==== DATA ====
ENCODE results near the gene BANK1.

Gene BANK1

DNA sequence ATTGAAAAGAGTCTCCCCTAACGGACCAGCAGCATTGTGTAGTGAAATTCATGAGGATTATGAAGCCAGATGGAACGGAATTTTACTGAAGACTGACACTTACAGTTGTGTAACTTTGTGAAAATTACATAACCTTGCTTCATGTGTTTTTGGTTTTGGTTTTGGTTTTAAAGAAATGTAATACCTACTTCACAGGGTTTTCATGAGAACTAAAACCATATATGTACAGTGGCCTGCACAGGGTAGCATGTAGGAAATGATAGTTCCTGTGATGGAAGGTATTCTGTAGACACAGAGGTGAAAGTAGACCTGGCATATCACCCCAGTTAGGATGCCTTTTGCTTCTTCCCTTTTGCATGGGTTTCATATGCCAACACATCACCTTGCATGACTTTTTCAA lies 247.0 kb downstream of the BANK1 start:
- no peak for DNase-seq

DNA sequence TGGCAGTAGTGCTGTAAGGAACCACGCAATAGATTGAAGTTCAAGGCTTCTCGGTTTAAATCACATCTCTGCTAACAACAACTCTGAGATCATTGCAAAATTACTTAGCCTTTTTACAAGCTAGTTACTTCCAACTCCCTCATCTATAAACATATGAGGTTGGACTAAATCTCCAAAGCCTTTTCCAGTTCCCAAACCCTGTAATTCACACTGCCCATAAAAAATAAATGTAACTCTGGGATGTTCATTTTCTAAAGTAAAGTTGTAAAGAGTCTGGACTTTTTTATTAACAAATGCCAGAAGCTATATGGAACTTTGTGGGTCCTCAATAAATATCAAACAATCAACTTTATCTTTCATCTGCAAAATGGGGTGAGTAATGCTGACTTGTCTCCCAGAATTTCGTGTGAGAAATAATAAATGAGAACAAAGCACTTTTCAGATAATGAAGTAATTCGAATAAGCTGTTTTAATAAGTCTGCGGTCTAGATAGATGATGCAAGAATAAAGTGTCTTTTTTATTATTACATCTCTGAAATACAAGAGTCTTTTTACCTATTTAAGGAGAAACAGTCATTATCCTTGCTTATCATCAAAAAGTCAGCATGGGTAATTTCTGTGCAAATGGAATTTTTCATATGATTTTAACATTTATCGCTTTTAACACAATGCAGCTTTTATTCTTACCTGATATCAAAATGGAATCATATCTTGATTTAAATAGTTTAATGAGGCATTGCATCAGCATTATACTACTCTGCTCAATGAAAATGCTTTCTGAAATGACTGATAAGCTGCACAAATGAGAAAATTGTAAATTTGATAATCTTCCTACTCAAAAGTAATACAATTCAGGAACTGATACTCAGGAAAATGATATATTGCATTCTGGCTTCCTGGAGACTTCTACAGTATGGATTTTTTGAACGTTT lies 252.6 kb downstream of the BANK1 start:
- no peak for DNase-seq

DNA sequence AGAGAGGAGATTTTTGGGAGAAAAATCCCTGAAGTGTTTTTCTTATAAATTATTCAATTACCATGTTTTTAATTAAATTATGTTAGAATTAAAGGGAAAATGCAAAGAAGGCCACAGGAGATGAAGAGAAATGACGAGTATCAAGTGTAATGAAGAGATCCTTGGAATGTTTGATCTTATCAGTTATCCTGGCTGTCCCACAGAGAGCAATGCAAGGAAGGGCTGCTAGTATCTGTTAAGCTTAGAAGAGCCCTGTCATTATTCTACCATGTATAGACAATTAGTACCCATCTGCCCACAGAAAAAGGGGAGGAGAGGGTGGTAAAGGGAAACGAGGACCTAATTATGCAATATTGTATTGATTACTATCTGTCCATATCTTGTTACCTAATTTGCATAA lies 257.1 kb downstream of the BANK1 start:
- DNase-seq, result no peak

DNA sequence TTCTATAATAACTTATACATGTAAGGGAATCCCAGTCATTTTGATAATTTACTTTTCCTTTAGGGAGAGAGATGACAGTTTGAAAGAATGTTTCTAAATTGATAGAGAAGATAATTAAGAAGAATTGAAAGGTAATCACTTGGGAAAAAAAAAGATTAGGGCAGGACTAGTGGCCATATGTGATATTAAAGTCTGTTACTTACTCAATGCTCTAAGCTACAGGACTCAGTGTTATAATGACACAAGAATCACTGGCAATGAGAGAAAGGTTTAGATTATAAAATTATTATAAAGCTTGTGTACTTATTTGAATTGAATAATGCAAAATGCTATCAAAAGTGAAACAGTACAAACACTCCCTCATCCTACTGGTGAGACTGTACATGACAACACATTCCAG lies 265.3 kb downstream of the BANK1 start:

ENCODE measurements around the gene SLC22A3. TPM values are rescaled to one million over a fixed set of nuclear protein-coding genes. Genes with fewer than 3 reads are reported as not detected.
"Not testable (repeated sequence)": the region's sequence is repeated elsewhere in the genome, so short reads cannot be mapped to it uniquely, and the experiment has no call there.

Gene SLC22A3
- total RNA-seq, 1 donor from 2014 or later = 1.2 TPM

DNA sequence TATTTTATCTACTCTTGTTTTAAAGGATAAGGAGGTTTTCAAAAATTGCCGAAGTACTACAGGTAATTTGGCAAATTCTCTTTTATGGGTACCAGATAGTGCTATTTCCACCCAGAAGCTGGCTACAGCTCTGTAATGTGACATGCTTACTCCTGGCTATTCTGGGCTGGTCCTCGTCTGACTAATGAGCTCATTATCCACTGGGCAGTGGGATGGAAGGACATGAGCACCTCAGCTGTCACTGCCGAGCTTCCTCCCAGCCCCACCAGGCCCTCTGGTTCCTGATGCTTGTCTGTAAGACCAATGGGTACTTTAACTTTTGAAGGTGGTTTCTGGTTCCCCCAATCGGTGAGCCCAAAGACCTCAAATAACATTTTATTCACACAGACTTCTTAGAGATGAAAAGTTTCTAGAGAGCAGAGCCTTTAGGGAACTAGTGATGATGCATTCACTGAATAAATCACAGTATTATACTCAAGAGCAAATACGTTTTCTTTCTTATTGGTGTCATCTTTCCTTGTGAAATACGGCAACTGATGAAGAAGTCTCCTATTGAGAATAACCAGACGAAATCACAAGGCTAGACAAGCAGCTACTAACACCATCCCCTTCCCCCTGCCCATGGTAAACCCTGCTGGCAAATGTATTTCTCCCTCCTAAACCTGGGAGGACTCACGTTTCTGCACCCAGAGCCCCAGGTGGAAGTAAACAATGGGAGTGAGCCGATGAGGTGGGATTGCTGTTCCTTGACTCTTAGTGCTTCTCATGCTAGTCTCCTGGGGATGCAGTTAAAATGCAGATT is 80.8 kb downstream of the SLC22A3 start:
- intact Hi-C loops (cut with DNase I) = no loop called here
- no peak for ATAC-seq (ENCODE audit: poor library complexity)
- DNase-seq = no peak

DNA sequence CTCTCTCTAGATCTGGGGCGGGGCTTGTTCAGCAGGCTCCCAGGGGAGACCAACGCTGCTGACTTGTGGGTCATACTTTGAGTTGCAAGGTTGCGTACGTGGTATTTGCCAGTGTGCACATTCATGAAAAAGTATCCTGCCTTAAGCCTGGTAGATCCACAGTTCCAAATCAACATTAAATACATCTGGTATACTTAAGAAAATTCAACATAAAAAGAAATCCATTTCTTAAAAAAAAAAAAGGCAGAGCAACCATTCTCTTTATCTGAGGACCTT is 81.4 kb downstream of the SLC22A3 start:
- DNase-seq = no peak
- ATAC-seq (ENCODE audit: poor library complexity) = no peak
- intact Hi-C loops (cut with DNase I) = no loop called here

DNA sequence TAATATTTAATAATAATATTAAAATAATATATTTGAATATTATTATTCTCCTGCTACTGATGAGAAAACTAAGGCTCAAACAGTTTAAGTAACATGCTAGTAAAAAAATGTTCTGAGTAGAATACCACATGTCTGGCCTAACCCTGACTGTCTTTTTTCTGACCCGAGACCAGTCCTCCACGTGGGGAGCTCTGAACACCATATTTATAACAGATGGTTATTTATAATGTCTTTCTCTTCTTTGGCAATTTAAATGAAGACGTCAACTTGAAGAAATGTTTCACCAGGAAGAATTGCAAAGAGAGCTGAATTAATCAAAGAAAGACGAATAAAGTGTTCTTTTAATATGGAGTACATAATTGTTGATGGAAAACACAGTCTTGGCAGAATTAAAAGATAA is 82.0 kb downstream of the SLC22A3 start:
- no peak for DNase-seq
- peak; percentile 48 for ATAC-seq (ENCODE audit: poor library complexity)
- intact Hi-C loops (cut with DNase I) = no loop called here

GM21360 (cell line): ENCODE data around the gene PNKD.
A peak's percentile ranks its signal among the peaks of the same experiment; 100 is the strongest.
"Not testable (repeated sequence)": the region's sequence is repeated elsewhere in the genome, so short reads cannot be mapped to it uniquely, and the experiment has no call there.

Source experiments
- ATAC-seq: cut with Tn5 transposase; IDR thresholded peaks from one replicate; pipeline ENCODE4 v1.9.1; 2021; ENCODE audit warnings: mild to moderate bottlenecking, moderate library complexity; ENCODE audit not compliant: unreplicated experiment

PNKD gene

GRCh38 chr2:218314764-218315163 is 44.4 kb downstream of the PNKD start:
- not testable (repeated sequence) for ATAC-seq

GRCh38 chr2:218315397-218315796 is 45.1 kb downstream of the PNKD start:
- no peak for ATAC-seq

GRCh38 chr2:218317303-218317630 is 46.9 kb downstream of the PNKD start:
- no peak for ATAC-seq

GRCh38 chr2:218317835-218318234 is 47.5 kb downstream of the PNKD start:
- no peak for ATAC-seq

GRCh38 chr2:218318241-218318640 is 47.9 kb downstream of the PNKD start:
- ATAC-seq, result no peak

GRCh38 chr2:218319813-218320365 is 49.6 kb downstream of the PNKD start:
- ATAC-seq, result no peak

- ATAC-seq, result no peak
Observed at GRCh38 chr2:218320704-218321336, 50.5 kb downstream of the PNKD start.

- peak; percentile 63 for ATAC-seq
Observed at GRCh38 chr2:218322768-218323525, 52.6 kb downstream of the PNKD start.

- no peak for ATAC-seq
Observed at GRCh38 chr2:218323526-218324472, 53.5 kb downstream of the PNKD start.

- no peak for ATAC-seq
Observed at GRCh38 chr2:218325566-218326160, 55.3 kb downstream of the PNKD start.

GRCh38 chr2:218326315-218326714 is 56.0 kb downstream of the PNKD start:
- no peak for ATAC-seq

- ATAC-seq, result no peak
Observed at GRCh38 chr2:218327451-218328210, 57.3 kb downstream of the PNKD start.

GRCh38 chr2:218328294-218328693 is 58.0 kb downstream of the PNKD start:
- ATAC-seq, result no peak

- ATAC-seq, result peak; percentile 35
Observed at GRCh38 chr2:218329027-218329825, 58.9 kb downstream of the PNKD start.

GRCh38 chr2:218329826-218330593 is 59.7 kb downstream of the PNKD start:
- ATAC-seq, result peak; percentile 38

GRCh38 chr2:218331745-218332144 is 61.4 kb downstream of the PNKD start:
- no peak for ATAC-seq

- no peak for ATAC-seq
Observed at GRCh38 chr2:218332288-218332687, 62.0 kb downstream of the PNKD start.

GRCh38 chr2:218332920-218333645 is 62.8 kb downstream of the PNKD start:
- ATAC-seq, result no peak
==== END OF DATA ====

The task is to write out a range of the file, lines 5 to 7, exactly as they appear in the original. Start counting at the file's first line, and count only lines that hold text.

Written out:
DNA sequence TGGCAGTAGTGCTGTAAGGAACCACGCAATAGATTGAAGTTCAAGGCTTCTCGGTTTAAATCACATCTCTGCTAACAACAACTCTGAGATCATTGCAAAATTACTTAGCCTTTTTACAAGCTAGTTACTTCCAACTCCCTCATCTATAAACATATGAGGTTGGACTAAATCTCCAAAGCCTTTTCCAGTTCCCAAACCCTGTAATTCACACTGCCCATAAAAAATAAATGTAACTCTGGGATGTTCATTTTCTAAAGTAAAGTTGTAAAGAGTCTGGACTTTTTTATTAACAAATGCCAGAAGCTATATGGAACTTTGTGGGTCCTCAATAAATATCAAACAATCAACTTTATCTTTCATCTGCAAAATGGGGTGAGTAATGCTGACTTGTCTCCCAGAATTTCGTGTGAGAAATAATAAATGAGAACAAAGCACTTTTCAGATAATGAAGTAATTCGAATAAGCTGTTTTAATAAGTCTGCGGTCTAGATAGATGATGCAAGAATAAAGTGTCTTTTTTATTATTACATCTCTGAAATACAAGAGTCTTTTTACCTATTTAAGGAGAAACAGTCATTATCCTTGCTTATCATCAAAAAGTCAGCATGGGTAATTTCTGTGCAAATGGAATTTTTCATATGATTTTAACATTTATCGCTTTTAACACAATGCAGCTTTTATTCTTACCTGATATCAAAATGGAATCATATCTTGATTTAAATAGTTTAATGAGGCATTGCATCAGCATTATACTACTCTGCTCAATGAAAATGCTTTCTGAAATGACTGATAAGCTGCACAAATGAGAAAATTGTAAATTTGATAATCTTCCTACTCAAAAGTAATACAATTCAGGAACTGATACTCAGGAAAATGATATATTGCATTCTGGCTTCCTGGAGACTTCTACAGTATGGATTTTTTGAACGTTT lies 252.6 kb downstream of the BANK1 start:
- no peak for DNase-seq

DNA sequence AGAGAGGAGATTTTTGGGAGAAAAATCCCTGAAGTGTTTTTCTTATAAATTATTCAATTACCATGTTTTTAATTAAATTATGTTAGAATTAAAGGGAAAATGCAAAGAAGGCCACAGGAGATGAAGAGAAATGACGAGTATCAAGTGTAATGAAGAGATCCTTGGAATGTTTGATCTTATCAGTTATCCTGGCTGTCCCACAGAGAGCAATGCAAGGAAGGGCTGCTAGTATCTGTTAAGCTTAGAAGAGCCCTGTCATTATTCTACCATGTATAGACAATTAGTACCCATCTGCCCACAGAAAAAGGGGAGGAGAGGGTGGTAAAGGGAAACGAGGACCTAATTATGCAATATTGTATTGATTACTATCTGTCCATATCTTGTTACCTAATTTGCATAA lies 257.1 kb downstream of the BANK1 start: